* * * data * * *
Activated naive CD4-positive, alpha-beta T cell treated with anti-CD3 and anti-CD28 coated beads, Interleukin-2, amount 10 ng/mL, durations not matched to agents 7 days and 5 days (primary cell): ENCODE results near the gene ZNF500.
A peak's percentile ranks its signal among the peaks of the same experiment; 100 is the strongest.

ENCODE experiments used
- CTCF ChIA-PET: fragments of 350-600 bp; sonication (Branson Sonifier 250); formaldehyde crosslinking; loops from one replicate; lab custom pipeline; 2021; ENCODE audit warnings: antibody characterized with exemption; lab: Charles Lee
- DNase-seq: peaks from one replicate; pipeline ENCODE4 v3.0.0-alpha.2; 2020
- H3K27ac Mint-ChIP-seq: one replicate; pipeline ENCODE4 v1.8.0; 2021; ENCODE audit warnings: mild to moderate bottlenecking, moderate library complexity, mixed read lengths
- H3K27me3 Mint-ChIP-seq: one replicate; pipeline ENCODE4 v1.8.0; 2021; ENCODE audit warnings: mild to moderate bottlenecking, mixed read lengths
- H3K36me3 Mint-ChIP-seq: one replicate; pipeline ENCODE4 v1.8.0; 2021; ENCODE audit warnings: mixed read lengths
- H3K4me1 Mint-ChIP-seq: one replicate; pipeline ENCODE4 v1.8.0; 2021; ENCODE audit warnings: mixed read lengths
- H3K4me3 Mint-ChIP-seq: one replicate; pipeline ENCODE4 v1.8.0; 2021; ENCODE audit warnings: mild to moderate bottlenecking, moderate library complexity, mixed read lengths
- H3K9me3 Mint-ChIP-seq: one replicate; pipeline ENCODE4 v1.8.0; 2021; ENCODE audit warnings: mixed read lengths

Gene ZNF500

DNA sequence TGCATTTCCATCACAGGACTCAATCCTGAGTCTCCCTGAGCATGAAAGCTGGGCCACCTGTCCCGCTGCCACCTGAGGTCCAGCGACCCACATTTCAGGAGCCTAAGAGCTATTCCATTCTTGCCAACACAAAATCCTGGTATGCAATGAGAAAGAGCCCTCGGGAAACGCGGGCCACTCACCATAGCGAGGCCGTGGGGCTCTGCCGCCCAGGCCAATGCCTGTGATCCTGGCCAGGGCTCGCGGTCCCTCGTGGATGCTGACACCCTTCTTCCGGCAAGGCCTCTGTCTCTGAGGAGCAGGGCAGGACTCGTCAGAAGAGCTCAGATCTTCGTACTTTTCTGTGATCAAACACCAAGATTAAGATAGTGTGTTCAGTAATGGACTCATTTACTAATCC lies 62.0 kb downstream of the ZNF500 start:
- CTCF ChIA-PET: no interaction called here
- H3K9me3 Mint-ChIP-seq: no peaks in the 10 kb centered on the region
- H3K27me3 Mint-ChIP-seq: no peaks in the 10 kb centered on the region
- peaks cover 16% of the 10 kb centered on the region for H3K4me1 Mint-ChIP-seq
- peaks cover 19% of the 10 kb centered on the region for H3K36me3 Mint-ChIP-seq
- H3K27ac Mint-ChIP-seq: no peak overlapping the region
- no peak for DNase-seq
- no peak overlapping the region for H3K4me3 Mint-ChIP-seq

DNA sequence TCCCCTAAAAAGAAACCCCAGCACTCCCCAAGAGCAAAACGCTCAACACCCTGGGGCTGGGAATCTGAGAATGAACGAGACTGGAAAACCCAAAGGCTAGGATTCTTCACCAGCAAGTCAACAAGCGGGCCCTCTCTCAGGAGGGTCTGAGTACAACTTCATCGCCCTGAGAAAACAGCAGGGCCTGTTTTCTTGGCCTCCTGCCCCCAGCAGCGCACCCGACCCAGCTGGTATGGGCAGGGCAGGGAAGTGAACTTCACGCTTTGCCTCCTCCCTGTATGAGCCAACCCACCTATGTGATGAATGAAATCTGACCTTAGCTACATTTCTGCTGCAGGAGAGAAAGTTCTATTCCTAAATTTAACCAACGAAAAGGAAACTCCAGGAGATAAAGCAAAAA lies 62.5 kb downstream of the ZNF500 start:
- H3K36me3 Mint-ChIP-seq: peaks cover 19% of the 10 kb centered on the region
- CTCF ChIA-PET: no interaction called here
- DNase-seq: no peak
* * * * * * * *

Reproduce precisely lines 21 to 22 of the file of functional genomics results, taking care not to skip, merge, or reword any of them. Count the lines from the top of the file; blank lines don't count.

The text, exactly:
- no peak overlapping the region for H3K4me3 Mint-ChIP-seq

DNA sequence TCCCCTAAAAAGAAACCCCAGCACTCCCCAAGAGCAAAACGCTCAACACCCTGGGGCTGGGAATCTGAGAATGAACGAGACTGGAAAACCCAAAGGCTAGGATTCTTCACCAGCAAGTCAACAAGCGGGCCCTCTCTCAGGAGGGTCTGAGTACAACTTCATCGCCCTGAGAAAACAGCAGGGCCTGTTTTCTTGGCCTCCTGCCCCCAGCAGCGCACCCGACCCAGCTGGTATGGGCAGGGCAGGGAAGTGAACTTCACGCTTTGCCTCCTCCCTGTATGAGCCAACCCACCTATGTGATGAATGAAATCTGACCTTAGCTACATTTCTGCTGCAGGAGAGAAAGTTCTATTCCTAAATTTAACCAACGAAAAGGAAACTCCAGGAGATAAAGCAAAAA lies 62.5 kb downstream of the ZNF500 start: